Finishing Perseverance

WORDS FROM W.W.                                                          March 21, 2012

Perseverance must finish its work, so that you may be mature and complete, not lacking anything.” (James 1:4)

“The Wall” is the term that is used to describe a point where an athlete is physically, emotionally, and mentally fatigued. To go any further he must be able to reach deep with inside of himself and discover a hidden reservoir of strength and energy that he didn’t know was there. At the Boston Marathon “the Wall” is even known by the name “Heartbreak Hill.” It comes between the 20th and 21st miles of the race, and is an incline not quite a half-mile long. Heartbreak Hill is the point in the race where most runners must “finish perseverance”, or they will drop to the side.

I hadn’t actually thought about perseverance being something that needs to be finished, but James infers that in his words towards the beginning of his New Testament letter. When perseverance is complete a person is taken to a new point in his journey. That new point happens because perseverance has achieved it’s purpose.

It reminds me of that fascinating game called “curling”, that we only seem to see once every four years (during the Winter Olympics). The “curler” guides a “stone” towards the target area. “Sweepers’ use brooms to finish the stone’s placement. It is the curler whose precise and focused moments are essential for the stone to get to the finish. Perseverance is like the curler. It carries us to that certain point where the target is in sight.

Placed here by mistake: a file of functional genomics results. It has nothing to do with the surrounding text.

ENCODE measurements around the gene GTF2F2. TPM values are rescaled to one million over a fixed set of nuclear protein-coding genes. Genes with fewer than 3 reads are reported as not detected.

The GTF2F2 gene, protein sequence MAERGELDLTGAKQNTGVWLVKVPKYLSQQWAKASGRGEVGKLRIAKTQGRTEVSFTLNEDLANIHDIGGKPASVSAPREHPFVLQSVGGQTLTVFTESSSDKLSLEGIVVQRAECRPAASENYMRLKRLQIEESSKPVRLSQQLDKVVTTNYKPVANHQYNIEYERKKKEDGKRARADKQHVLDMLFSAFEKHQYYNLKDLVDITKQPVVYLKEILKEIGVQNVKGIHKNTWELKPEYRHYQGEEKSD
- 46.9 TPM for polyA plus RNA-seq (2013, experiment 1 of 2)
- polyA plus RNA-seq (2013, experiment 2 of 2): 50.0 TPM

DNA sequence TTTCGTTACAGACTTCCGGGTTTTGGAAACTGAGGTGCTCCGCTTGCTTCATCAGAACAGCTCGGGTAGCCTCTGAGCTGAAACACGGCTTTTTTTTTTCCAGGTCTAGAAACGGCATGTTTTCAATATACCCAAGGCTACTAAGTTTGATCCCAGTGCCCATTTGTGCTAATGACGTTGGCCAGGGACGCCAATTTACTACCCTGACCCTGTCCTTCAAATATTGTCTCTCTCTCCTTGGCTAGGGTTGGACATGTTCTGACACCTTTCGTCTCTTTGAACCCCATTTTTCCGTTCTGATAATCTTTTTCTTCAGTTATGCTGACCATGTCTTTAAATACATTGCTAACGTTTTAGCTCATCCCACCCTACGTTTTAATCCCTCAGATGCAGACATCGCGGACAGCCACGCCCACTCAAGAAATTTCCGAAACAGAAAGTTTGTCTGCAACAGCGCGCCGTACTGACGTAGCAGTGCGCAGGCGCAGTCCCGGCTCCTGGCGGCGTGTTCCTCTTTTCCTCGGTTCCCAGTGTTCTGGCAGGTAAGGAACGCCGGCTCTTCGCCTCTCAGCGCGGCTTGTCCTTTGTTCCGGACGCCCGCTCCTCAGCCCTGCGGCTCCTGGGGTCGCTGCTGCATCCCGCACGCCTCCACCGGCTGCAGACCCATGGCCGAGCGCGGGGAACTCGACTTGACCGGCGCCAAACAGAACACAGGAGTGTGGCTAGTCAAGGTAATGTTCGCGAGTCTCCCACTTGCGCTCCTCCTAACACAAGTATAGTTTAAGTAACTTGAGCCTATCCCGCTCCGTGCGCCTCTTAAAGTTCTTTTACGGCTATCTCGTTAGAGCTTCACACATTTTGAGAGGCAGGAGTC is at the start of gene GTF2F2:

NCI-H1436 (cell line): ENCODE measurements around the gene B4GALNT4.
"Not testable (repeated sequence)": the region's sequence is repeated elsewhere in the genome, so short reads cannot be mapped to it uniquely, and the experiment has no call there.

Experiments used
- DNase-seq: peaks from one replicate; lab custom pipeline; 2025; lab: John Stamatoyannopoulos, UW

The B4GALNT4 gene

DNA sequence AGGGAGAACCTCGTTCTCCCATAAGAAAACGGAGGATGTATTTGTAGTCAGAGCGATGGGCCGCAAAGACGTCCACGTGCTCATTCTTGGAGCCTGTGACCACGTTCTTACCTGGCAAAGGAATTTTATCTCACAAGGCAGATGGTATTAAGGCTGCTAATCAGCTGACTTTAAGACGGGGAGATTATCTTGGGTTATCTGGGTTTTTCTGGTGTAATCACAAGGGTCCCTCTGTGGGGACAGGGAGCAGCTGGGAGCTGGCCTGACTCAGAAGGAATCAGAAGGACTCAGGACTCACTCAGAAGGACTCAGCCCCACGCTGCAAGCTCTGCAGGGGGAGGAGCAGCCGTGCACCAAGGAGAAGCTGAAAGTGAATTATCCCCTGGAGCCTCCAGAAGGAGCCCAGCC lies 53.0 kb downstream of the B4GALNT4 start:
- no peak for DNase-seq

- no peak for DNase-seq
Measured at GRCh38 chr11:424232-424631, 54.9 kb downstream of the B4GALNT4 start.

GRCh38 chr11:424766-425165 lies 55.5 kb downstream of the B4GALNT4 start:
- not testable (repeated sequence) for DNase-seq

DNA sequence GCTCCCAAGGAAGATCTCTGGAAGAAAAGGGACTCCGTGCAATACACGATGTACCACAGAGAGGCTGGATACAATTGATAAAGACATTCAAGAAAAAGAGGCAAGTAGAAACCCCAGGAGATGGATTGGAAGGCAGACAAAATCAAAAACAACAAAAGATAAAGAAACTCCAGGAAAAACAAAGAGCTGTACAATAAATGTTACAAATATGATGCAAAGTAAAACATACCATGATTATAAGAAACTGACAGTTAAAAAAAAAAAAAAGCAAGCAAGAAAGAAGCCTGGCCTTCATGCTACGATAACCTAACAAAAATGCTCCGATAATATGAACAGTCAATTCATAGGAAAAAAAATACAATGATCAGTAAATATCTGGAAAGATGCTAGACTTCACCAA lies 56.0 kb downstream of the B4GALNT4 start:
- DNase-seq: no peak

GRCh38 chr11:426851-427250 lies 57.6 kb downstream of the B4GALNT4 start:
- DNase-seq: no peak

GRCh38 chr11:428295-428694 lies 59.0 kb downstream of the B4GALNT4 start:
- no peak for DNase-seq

If I’m reading the words of James correctly, maturity comes at the finishing of perseverance. Perhaps spiritual immaturity takes a hold on a person’s life, because perseverance is never finished. It’s like all the books I have in my library. I am a “book addict.” The problem is that I have a book-load of unfinished hard copies. It’s not that the books are uninteresting. It’s more that I’m undisciplined to go the distance, to go from Preface to Epilogue.

Could it be that our lack of spiritual maturity is intimately connected to our deficiency in perseverance? It’s easier to bail out than to stay with an uncomfortable leg in the journey. Maturity, however, is signatured with some battle wounds, and painful events.

In a culture that is increasingly superficial and enamored with the outwardly beautiful, perseverance brings us to a point of “aged and deep beauty.” It goes past a 140 character Tweet to a volume of depth.

Finish perseverance, and persevere as you finish!

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